Sluggish freight volume and intense pricing pressure forced Carolina Freight Corp. to cut its 1987 estimates for revenue growth and capital spending, the company announced.
Carolina, parent of Carolina Freight Carriers Corp., the nation's seventh largest truck line, reduced its full year revenue projection to $600 million
from $620 million.The Cherryville, N.C., holding company generated $591.3 million in revenue in 1986.
We've noticed since the beginning of the year that revenue levels were not up to our expectations, said Palmer Huffstetler, the company's senior vice president and general counsel.
When we reviewed our projections, it became fairly apparent that $600 million would be more attainable, he added.
Carolina also said it would scale back this year's capital spending from $53 million to $41 million.
The less business you have, the less demand there is for rolling stock, Mr. Huffstetler said. As a result, we've pared back considerably our equipment purchases.
Basically, Carolina is not expecting much of a boost in tonnage over last year's second quarter, said George Morris, a transportation analyst with Prescott, Ball and Turben in Cleveland. And, of course, the rates will be a minus, he added.
Major less-than-truckload carriers like Carolina currently are caught in the most severe rate war since the trucking industry was deregulated in 1980.
Less-than-truckload fleets fill a trailer with freight from several different shippers.
Despite the tense pricing environment, Carolina outperformed most other major truck lines during the first quarter. The company was one of the few to show an increase in operating income over the same period a year earlier.
Richard Holt, an analyst with Prudential Bache Securities in New York, is encouraged by Carolina's lower revenue estimate.
They are the first carrier to show me a desire to walk away from unprofitable traffic, he said. I think that's why they did well in the first quarter.
Carolina said it would continue its aggressive expansion programs despite the cuts in capital spending.
We're going to continue opening new markets and converting some of our agency terminals to company-owned, Mr. Huffstetler said. In all of our subsidiaries, we're going to open 30 new terminals this year.
In addition to Carolina Freight Carriers, its chief operating unit, the parent corporation also owns G.I. Trucking Co., Red Arrow Freight Lines Inc. and Cardinal Freight Carriers.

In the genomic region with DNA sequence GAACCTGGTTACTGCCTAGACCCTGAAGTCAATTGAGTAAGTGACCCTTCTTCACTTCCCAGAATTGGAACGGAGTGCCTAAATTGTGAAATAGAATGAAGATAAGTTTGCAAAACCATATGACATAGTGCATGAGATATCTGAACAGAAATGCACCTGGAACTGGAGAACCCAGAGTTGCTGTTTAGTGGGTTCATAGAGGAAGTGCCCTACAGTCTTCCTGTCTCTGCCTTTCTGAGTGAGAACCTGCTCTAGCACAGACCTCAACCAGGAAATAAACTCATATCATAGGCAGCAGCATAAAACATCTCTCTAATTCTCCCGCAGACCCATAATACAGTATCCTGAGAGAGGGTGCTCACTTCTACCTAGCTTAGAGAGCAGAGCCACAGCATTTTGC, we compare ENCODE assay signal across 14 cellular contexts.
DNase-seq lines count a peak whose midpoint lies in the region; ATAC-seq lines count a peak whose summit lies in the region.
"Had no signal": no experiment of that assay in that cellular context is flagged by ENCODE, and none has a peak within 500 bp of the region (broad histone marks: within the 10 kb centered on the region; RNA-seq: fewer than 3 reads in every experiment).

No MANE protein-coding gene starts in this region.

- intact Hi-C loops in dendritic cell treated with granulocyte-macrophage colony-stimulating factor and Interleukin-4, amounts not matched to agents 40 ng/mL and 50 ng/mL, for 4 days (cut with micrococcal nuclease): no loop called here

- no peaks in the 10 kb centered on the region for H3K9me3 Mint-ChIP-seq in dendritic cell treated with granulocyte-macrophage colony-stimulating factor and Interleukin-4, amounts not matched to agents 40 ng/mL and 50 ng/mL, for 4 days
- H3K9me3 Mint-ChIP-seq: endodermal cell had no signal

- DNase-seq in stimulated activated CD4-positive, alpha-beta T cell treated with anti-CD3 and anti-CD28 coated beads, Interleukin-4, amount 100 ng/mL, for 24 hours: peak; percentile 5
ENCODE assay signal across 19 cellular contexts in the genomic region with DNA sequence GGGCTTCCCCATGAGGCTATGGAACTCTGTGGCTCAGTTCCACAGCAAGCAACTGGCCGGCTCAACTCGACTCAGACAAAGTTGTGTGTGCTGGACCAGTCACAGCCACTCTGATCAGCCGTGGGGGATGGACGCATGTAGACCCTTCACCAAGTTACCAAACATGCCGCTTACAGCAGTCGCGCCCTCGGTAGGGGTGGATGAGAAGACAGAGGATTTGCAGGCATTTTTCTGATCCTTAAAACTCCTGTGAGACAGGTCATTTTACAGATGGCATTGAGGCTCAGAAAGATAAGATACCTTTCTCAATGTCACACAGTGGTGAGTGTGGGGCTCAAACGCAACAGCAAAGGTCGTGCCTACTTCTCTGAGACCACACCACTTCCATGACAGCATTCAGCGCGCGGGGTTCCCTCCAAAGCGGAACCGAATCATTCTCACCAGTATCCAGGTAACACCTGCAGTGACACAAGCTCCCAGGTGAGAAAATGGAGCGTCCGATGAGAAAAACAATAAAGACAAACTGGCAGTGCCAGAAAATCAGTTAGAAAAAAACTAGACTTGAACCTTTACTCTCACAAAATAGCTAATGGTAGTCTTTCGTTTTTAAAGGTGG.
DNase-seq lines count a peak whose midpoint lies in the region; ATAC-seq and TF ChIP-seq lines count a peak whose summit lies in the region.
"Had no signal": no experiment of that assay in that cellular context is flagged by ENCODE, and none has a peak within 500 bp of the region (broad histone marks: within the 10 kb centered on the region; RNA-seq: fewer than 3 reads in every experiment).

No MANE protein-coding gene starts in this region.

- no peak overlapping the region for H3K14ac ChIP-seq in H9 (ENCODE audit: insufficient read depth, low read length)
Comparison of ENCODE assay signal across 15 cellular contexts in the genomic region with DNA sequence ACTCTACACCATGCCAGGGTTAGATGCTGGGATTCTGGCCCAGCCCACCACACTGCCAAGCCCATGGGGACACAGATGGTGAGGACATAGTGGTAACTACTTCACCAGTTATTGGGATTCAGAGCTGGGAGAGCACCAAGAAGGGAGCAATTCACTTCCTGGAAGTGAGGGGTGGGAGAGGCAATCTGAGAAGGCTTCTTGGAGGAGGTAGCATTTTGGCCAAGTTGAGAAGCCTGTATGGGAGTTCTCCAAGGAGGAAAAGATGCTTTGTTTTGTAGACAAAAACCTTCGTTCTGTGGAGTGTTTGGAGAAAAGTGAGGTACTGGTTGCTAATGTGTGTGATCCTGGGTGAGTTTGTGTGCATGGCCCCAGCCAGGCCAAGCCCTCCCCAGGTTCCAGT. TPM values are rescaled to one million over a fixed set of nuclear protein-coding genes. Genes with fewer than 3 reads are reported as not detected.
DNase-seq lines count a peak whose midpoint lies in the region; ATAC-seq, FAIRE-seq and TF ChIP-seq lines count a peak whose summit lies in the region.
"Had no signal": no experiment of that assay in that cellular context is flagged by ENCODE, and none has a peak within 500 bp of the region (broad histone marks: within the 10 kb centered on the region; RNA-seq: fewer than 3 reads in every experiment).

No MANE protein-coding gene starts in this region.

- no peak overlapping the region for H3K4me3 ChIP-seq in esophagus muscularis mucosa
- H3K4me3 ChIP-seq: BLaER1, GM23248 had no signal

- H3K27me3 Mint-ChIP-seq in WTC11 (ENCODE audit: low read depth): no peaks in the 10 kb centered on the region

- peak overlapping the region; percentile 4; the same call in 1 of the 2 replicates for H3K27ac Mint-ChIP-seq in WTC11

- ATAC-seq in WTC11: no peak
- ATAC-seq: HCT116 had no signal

Carolina said its revised spending estimate of $41 million includes $16 million for trucks and trailers, $18 million for land and structures and $7 million for other equipment purchases.
Carolina is the third major trucking company in recent weeks to announce a reduction in capital spending.
Yellow Freight System Inc., the nation's largest general freight motor carrier, said it will reduce its estimated capital expenditures from $190 million to $165 million.
Arkansas Best Corp., parent of ABF Freight System, also announced it is reviewing its spending programs for 1987.
Everybody is saying, 'Look, the price cutting is too tough a battle, there's no let up in sight, so let's keep as low a profile as possible,' Mr. Morris said.
I think these carriers want to keep things on an even keel during this time of turmoil, he added.
Mr. Holt said most of the capital reductions seem to involve reduced equipment purchases. But he doesn't expect the fleets to be hurt by the cutbacks.
Look at the age of the vehicles, he said. The average age of the linehaul tractors at ABF is just 1.8 years. It's brand new equipment, he said.
During the first quarter, Carolina's less-than-truckload freight volume grew 4 percent. Mr. Holt is projecting 5 percent expansion in the second quarter and 7 percent growth for the full year.
Analysts suggested Carolina prospered in the first quarter because it is not competing in the longer haul traffic lanes where price discounting is most severe.
Roadway Express Inc. and Yellow Freight, major long haul carriers, reportedly have been fueling the freight rate discounting.
But Carolina officials said privately they are experiencing tremendous rate pressure and do not accept the argument that discounting is more moderate in their markets.